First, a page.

Ninety-five surveys were collected from approximately providing information on first, second, third and fourth pregnancies representing 120 singleton pregnancies. Only respondents identifying as working in a nursing position at the time of pregnancy were included in the analysis. Data represented 67 first pregnancies, 38 second, 12 third and 3 fourth pregnancies respectively. The nurses’ age at the time of giving birth ranged from 24 to 34 years. For analysis, subsequent pregnancies were categorized as either primiparous (first pregnancy) or multiparous (2nd, 3rd, or 4th pregnancy).

Eighty per cent of the nurses (n = 84) responding to the survey identified themselves as working in labour and delivery, the remainder worked on postpartum units. Ninety of the respondents were Caucasian (94%), married (94%), non-smokers (94%). Eighty- one nurses (85%) reported they consumed no alcohol in pregnancy. Twenty-six percent (n = 25) identified that they were overweight at the time of their pregnancy.

There were no differences between groups related to parity, alcohol use or exercise activities when nurses working full time and part time were compared. While half of the respondents left work before they had intended, there was no difference between groups. Fifty-three percent of obstetrical nurses reported work stress and sixty-one percent reported other stress; these reports did not differ between part-time or full time workers. Across all groups, over one third of nurses experienced pregnancy complications ranging from antepartum hemorrhage, preterm labour, gestational diabetes and preeclampsia. The overall rate for preterm birth for all nurses participating in this study was 12.9%.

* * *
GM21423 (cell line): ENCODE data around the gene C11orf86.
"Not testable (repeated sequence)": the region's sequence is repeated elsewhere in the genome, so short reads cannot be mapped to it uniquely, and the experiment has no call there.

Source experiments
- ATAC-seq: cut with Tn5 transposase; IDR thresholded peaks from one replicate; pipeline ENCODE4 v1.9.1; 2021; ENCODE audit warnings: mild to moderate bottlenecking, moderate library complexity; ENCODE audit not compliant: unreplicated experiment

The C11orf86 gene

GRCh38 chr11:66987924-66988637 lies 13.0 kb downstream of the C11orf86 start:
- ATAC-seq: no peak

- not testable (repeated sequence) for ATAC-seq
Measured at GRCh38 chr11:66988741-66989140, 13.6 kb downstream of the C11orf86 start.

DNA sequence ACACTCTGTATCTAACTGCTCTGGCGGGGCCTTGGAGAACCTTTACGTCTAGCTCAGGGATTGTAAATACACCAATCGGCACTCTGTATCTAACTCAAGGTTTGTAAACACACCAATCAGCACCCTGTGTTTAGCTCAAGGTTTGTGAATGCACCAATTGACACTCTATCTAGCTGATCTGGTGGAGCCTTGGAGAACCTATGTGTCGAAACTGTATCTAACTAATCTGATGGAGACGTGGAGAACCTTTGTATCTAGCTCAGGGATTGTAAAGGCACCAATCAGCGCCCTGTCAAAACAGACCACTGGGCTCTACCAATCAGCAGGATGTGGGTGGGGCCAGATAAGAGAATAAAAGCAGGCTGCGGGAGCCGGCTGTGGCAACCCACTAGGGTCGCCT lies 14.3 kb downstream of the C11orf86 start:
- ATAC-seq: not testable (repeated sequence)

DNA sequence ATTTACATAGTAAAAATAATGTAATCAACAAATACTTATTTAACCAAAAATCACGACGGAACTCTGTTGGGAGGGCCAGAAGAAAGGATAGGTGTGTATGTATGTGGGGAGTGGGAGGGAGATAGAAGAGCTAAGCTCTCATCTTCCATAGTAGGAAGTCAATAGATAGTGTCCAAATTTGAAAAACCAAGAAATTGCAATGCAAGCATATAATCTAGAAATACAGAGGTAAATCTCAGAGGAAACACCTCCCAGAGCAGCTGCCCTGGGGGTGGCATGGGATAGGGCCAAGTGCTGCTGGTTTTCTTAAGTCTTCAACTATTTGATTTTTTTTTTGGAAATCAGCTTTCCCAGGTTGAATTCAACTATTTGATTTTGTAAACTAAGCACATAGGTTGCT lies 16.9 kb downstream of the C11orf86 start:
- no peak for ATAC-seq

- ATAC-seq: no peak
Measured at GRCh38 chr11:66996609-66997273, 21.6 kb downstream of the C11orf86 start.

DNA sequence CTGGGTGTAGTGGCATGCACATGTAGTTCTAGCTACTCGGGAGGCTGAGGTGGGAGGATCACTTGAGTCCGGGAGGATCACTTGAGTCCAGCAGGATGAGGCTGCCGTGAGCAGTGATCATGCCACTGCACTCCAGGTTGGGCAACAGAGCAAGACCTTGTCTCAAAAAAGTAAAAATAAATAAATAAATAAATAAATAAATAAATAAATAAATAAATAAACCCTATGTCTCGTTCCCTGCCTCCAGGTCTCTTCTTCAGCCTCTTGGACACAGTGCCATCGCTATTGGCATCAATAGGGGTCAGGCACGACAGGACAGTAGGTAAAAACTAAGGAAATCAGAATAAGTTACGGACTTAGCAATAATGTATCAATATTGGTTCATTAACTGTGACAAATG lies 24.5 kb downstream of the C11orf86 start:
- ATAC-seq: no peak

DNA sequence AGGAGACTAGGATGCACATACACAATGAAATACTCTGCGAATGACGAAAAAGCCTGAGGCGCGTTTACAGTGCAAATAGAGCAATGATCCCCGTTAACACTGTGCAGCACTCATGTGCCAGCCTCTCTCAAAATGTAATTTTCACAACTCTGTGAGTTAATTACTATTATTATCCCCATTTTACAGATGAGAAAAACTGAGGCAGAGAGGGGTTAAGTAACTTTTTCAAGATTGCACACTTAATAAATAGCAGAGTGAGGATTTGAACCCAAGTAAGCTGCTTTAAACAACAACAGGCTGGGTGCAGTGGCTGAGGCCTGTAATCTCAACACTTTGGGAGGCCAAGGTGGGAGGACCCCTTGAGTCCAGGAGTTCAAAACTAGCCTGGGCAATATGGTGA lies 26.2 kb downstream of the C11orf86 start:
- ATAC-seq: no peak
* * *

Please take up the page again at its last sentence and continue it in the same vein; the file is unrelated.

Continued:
Table 1 shows the association of birth weight and pre-term delivery, reported by work status. The mean birth weight of all babies born to survey respondents was 3433 grams (SD 599.2). Part-time nurses had significantly heavier babies than those who worked full-time 12 hour shifts and non-12 hour shift (p = 0.004). Since there were no differences in birth weight among nurses who worked full-time 12 hour shifts and those who worked full-time non-12 hour shifts, multivariable regressions compared full-time vs. part-time status to assess the factors associated with birth weight and pre-term delivery.

Infants born to mothers with pregnancy complications (excluding gestational diabetes) weighed 441 grams less than those without complications. Mothers with pregnancy complications were more likely to deliver preterm than those without complications (OR = 8.74, p = 0.009). There was a difference of 3.6 (SD 4.25) weeks between the gestational age when the nurses stopped working and the gestational age at delivery (Table 2).

6. Discussion

The results of this study demonstrate there is a significant difference between the weights of infants born to full-time and part-time obstetrical nurses. On average, babies born to full-time nurses weighed 300 grams less than infants born to nurses working part-time. Full-time nursing work is a predictor of reduced birth weight. Simcox & Jaakkola (2008) [9] reported lower births weights among Finnish nurses compared to office workers and Quansah, Gissler, Jaakkola (2009) [10] reported lower birth weights for babies born to nurses versus teachers in Finland. A third study described lower birth weights for infants born to nurses compared to those born to women in general in

Table 1. Outcomes by work status.

Table 2. Differential between gestational age at birth and gestational age stopped working.

the province of British Columbia [11] . However, weights of babies born to nurses working full time and participating in this study did not meet the accepted low birth weight definition of less than 2500 grams [12] . We conclude that the heavy workload of full-time obstetrical nurses can be considered as a proxy for exercise in pregnancy, a factor previously associated with the outcome of lower birth weight [13] .